On the long-term health effects of war and humanitarian crises

The Holodomor and Health Heritage

Russia’s deliberate war strategy in Ukraine has disrupted agriculture and food storage and distribution systems to hinder food supplies to the population. The war has created an immediate health and humanitarian crisis of catastrophic proportions inside and outside Ukraine. Furthermore, research on past wars and conflicts points out that the current crisis could have long-term health repercussions. Tonight, experts will discuss this “health heritage” by taking the case study of the Holodomor, the 1932-1934 period of extreme famine in Soviet Ukraine.

From 1932 to 1934, Soviet Ukraine was exposed to extreme famine as used as a weapon of terror by the Soviets. The period is called Holodomor, or death by hunger. Famine losses nationwide were as high as 341/1,000 population during the famine peak in June 1933. Tonight’s speakers have examined the long-term health effects of this period. Fundamentally, they found that the risk for diabetes was highest for births in provinces with the highest famine severity. Therefore, they expect the Ukraine war to have lasting health effects over the lifetime among men and women who survive the immediate losses. These and other questions of health heritage will be dealt with in tonight’s panel discussion.

About the speakers

Nataliia Levchuck is Senior Researcher at the Ptoukha Institute of Demography and Social Studies, National Academy of Sciences of Ukraine, Kyiv. She was a Fellow Max Planck Institute for Demographic Research in Rostock, Germany, and the Harvard Ukrainian Research Institute, Boston. She has published extensively on regional differences in 1932-34 Holodomor mortality at the oblast as well as raion level.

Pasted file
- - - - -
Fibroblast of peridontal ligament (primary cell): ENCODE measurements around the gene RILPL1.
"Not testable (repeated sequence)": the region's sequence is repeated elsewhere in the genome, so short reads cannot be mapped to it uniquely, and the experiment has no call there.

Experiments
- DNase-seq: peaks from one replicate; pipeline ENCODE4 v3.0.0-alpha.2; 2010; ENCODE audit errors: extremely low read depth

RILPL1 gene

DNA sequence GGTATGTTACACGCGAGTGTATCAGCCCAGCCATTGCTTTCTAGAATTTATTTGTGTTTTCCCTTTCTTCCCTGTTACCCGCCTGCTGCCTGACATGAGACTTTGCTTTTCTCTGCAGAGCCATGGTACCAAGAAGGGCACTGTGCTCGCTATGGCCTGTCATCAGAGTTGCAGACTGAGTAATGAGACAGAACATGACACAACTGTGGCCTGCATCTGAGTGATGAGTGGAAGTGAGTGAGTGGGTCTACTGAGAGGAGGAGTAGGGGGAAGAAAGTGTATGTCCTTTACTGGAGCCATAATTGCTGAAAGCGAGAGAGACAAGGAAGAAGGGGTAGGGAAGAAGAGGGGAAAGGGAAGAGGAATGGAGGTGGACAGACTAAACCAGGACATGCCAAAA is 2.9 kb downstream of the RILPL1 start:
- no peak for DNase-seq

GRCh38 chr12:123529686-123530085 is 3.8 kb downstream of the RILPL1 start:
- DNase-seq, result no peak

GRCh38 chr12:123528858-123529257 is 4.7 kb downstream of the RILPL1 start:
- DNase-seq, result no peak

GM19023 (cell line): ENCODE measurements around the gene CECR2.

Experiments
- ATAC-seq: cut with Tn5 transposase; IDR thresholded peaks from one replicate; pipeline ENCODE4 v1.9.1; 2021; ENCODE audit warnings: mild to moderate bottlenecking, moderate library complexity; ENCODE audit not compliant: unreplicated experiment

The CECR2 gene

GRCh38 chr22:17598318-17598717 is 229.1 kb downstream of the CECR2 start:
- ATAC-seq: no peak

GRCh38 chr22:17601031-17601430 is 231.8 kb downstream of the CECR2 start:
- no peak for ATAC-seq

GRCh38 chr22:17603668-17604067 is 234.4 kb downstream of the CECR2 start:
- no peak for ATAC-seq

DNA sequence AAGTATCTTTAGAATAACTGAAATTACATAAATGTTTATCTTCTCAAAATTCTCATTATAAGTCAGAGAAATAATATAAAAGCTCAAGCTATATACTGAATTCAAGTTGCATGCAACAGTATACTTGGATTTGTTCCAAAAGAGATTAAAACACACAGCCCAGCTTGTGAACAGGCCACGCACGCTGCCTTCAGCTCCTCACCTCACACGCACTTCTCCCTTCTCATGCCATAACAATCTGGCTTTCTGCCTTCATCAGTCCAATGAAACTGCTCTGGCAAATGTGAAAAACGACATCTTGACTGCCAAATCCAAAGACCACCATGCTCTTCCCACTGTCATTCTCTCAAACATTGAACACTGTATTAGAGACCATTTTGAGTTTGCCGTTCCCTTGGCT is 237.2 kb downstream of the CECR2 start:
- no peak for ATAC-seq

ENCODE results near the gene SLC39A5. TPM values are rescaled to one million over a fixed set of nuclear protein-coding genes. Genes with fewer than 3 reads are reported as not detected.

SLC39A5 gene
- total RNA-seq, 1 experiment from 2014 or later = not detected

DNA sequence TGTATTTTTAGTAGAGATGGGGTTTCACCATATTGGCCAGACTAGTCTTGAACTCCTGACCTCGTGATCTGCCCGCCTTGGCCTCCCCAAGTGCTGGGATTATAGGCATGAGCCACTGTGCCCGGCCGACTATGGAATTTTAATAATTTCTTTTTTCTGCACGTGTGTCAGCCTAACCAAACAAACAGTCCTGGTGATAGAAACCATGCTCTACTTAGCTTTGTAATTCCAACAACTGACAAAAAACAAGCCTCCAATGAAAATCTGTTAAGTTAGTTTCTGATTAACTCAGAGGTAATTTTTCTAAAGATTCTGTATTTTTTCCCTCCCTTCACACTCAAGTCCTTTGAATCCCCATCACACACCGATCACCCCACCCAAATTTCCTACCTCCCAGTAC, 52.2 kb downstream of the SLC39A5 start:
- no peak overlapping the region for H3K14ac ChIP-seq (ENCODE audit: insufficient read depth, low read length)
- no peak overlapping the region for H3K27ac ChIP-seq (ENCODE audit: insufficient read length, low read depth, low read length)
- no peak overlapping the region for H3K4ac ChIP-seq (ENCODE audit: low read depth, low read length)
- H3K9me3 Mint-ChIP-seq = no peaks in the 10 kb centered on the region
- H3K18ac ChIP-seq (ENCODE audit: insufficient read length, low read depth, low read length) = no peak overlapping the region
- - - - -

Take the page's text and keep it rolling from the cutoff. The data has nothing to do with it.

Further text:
Oleh Wolowyna is a research fellow at the Center for Slavic, Eurasian and Eastern European Studies, University of North Carolina-Chapel Hill, and Director of the Center for Demographic and Socioeconomic Research on Ukrainians in the United States, Shevchenko Scientific Society, New York. He has published extensively on the 1932–34 famine in Ukraine and on Ukrainians in the United States and Canada.

L.H. Lumey is Professor of Epidemiology at the Mailman School of Public Health, Columbia University Medical Center, New York and a visiting Fellow at the Netherlands Institute for Advanced Study in the Humanities and Social Sciences NIAS in Amsterdam. He has published extensively on the immediate and long term impact of the Ukraine famine, the Dutch Hunger Winter famine of 1944-45 and the Chinese Great Leap forward famine of 1959-61.

Anne-Lise Bobeldijk (moderator) is a post-doctoral researcher at Wageningen University and Research, where she takes part in the NWA Heritages of Hunger-project. Her current research project considers the (political) use and misuse of history and famine legacies in the Soviet Union, Ukraine and Russia. In her doctoral research at the NIOD Institute for War, Holocaust and Genocide Studies and the University of Amsterdam, she analyzed the history and memory of violence prior, during and after the Holocaust and the Second World War in Belarus.

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